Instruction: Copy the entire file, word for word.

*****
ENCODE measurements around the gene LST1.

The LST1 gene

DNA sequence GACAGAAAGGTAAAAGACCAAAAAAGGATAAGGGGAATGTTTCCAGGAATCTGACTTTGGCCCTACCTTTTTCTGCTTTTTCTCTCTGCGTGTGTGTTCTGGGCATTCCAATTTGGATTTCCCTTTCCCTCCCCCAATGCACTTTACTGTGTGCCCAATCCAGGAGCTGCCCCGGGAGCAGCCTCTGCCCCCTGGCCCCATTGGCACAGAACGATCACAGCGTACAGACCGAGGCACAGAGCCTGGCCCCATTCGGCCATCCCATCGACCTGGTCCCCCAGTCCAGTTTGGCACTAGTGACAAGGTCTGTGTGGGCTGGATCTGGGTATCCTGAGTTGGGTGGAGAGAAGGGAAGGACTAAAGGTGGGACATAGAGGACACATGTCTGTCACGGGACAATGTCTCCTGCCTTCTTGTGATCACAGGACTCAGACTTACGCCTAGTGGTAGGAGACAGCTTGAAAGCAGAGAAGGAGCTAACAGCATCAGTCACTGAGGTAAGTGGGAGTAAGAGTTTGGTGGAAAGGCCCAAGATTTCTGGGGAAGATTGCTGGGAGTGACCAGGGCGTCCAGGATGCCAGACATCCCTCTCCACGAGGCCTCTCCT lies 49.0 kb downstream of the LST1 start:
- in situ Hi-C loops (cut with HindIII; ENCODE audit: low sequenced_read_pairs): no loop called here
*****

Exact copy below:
ENCODE measurements around the gene LST1.

The LST1 gene

DNA sequence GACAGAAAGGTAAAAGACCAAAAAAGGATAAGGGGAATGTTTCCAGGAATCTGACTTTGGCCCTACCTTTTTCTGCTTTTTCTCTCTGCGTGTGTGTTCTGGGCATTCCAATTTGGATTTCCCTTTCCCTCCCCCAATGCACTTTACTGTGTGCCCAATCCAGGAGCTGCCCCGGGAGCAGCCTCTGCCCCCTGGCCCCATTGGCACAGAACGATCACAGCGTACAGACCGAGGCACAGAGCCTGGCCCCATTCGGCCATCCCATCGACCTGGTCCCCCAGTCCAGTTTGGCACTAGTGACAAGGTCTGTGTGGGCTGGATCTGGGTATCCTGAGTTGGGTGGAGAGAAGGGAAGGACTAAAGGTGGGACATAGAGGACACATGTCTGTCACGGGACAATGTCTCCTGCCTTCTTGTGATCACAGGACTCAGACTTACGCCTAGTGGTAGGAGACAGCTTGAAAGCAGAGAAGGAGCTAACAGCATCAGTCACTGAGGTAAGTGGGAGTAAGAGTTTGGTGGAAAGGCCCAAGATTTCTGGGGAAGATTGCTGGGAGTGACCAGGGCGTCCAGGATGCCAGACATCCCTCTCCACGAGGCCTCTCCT lies 49.0 kb downstream of the LST1 start:
- in situ Hi-C loops (cut with HindIII; ENCODE audit: low sequenced_read_pairs): no loop called here